After a year and a half, we think we find a solution to this issue. Most of her requests for custom scents come through her online sales. Typically, she has the fragrance available but can’t justify making 8 bars in a batch because the other 7 may sit for a year or longer. She has found a mold that works very well and is the size she needs that allows her to make one soap at a time. My wife can now fulfill the requests of her customers and offer more fragrances to her line in her online shop without the expense of carrying a year’s worth of finished product.
What about the live events to sell the inventory?
Good question. The events are always in the Sept – Dec time frame. So, if a customer orders a special scent in January, the rest of the finished goods would sit until September at the earliest. She could have used the raw materials for other products. The soaps that are high volume sellers and do well at the live events can be made in batches right before the event. Any finished product that is leftover after the event season can be sold online.
It is a good mix of using single piece flow and batch processing when it best fits the situation. It is about understanding your business needs and trying to meet those needs. Not forcing everything to one solution whether if fits or not.
What makes sense for your business?
New followers of the blog can use this as an opportunity to read posts they might have not seen in the past. While, long time followers can use this as an opportunity to re-read some of the top viewed posts.
This post will count down the 10th thru 6th most viewed posts of 2012. Enjoy!
5. Sportscenter Has Killed U.S. Manufacturing (June 2012) – Previous Year Ranked #3 – Manufacturing is fundamental. The U.S. has lost it’s sights on the fundamentals and is just worried about the flashy. The U.s. needs to get back to the fundamentals in order to get back on top.
4. Need the Mental Toughness of a Navy SEAL (February 2012) – Inspiration of a Navy SEAL got me thinking about the mental toughness it takes to create change.
3. 5S in the Office (September 2010) – Previous Year Ranked #1 – Most viewed post for two straight years now. A look at using 5S in the office. What is going too far and how to use 5S in the office properly.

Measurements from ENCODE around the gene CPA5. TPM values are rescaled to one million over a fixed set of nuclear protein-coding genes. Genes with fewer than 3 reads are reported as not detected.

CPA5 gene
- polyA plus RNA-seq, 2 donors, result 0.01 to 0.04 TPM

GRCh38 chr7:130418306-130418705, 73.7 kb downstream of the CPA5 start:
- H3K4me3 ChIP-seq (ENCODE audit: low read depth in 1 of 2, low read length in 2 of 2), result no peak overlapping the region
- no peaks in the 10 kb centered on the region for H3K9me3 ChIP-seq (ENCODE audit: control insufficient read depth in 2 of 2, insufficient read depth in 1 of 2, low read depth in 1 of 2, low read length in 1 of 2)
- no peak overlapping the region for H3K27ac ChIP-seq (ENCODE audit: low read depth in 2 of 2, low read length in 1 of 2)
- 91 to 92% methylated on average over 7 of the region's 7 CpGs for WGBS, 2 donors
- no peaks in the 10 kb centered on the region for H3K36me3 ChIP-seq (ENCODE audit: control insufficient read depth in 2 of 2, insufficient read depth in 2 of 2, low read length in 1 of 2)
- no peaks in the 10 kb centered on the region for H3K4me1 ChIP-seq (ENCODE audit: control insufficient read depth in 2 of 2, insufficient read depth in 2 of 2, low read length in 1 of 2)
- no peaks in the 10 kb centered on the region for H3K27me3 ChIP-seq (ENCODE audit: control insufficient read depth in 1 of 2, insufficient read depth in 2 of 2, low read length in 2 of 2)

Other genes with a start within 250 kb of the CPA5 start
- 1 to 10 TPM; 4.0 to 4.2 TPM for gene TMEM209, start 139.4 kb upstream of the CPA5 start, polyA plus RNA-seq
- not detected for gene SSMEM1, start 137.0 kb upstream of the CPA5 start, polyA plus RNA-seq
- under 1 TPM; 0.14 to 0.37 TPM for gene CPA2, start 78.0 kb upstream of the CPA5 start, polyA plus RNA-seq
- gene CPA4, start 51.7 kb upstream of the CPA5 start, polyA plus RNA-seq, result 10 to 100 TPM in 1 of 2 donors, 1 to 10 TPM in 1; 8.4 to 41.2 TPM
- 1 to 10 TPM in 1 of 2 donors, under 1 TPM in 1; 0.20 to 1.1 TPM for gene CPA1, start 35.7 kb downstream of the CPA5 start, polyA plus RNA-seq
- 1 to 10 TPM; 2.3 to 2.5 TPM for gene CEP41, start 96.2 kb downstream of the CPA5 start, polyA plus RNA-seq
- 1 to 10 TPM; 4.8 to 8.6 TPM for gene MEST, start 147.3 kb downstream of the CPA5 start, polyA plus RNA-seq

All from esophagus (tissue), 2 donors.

2. Keys to Sustaining 5S (September 2011) – Tips to help sustain (the 5th ‘S’) the gains made from implementing 5S.
1. Why Are Lean People Seen As Lean People? (February 2011) – Previous Year Ranked #2 – Exploring the question as to why lean people are not seen as more than just lean experts. Looking at a process from end-to-end seems like a good business practice no matter what the role.
I look forward to more posts in 2013!
Earlier this year, I posted a blog about not reading any lean or business books this year. Choosing to spend the year putting into practice more of what I have read already and trying to understand how it pertains to my work. In June, I published what I had read to date to give people a flavor of what I have been reading. I have accomplished my goal and read one non-work related book per month for the entire year. I have listed all the books from the first half of the year below also along with the books from the second half of the year.
I found I really enjoyed reading these other books. There was almost always a leadership lesson to be gained from these books. My interests grew as the year went on and I was amazed as to what there was to learn from fiction books as well biographies. With the new year upon us, I must now learn how to balance reading books for work along with fun fictional and biography books.
January – Lone Survivor by Marcus Luttrell – This is the autobiography and recount of the lone survivor of a S.E.A.L. team member that got caught in a fire fight deep in Taliban territory. It is an amazing story.
February - It’s So Easy by Duff McKagan – The autobiography of Guns-N-Roses bassist Duff McKagan. GNR is my favorite band of all time. Duff now writes for ESPN’s Page Two website. He is a really good writer and the book is a great recount of his life and view of the GNR rise and fall.
March – 11/22/63 by Stephan King – This a fiction story about a guy who has a chance to go back in time and stop Lee Harvey Oswald from assassinating President Kennedy. Long book, but very enjoyable. A fun read.
April – American Sniper by Chris Kyle – Chris Kyle is a S.E.A.L. sniper that at the time of the writing was credited with the most confirmed kills in American military history. This is his recount of his time in the S.E.A.L.s.
May – Fifth Avenue by Christopher Smith – A thriller novel about two of the most wealthy mean in New York City and the extremes their grudge will go to. Good book.
June – Life by Keith Richards – This is the autobiography of Keith Richards the guitar player for the Rolling Stones. I love the Rolling Stones and I was traveling the the UK for work…seemed like a good fit to read at the time.